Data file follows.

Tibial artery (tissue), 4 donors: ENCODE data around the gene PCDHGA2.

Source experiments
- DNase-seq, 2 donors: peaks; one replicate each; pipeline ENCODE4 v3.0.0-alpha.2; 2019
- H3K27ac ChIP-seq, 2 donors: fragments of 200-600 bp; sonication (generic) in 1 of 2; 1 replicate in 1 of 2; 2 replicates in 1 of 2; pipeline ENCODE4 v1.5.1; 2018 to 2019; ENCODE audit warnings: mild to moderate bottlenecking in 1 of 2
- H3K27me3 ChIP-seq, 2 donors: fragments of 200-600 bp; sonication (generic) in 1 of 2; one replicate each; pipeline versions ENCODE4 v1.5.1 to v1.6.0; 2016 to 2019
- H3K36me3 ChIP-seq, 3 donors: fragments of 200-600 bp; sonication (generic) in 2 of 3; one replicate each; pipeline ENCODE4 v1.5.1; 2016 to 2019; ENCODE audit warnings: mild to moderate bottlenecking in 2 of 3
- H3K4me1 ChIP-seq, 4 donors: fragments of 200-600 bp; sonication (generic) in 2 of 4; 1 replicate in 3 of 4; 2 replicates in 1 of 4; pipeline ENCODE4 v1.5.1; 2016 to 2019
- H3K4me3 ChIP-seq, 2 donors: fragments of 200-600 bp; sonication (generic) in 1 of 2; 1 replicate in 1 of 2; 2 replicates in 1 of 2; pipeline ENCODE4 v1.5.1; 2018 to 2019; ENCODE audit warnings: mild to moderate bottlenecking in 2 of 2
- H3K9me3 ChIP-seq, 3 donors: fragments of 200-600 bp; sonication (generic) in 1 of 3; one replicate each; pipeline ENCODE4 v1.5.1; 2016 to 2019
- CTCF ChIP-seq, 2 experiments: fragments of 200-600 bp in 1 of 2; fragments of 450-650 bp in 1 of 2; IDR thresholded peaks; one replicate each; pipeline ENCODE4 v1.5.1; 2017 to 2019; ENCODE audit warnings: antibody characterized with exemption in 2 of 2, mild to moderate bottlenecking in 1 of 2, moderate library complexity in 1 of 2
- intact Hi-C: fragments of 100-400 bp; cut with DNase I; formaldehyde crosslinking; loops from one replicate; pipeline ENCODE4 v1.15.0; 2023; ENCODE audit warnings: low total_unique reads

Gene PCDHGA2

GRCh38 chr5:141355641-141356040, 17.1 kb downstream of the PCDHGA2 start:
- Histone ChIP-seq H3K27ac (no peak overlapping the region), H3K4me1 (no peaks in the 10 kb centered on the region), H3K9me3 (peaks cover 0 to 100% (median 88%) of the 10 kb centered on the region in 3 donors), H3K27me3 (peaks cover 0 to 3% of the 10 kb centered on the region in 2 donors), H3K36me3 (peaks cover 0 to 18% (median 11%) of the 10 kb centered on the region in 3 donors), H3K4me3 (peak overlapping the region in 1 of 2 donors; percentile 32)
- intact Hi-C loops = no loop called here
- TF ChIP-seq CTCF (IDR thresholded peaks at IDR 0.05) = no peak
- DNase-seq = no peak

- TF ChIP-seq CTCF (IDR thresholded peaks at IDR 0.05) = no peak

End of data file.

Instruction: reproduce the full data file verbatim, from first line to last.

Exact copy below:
Tibial artery (tissue), 4 donors: ENCODE data around the gene PCDHGA2.

Source experiments
- DNase-seq, 2 donors: peaks; one replicate each; pipeline ENCODE4 v3.0.0-alpha.2; 2019
- H3K27ac ChIP-seq, 2 donors: fragments of 200-600 bp; sonication (generic) in 1 of 2; 1 replicate in 1 of 2; 2 replicates in 1 of 2; pipeline ENCODE4 v1.5.1; 2018 to 2019; ENCODE audit warnings: mild to moderate bottlenecking in 1 of 2
- H3K27me3 ChIP-seq, 2 donors: fragments of 200-600 bp; sonication (generic) in 1 of 2; one replicate each; pipeline versions ENCODE4 v1.5.1 to v1.6.0; 2016 to 2019
- H3K36me3 ChIP-seq, 3 donors: fragments of 200-600 bp; sonication (generic) in 2 of 3; one replicate each; pipeline ENCODE4 v1.5.1; 2016 to 2019; ENCODE audit warnings: mild to moderate bottlenecking in 2 of 3
- H3K4me1 ChIP-seq, 4 donors: fragments of 200-600 bp; sonication (generic) in 2 of 4; 1 replicate in 3 of 4; 2 replicates in 1 of 4; pipeline ENCODE4 v1.5.1; 2016 to 2019
- H3K4me3 ChIP-seq, 2 donors: fragments of 200-600 bp; sonication (generic) in 1 of 2; 1 replicate in 1 of 2; 2 replicates in 1 of 2; pipeline ENCODE4 v1.5.1; 2018 to 2019; ENCODE audit warnings: mild to moderate bottlenecking in 2 of 2
- H3K9me3 ChIP-seq, 3 donors: fragments of 200-600 bp; sonication (generic) in 1 of 3; one replicate each; pipeline ENCODE4 v1.5.1; 2016 to 2019
- CTCF ChIP-seq, 2 experiments: fragments of 200-600 bp in 1 of 2; fragments of 450-650 bp in 1 of 2; IDR thresholded peaks; one replicate each; pipeline ENCODE4 v1.5.1; 2017 to 2019; ENCODE audit warnings: antibody characterized with exemption in 2 of 2, mild to moderate bottlenecking in 1 of 2, moderate library complexity in 1 of 2
- intact Hi-C: fragments of 100-400 bp; cut with DNase I; formaldehyde crosslinking; loops from one replicate; pipeline ENCODE4 v1.15.0; 2023; ENCODE audit warnings: low total_unique reads

Gene PCDHGA2

GRCh38 chr5:141355641-141356040, 17.1 kb downstream of the PCDHGA2 start:
- Histone ChIP-seq H3K27ac (no peak overlapping the region), H3K4me1 (no peaks in the 10 kb centered on the region), H3K9me3 (peaks cover 0 to 100% (median 88%) of the 10 kb centered on the region in 3 donors), H3K27me3 (peaks cover 0 to 3% of the 10 kb centered on the region in 2 donors), H3K36me3 (peaks cover 0 to 18% (median 11%) of the 10 kb centered on the region in 3 donors), H3K4me3 (peak overlapping the region in 1 of 2 donors; percentile 32)
- intact Hi-C loops = no loop called here
- TF ChIP-seq CTCF (IDR thresholded peaks at IDR 0.05) = no peak
- DNase-seq = no peak

- TF ChIP-seq CTCF (IDR thresholded peaks at IDR 0.05) = no peak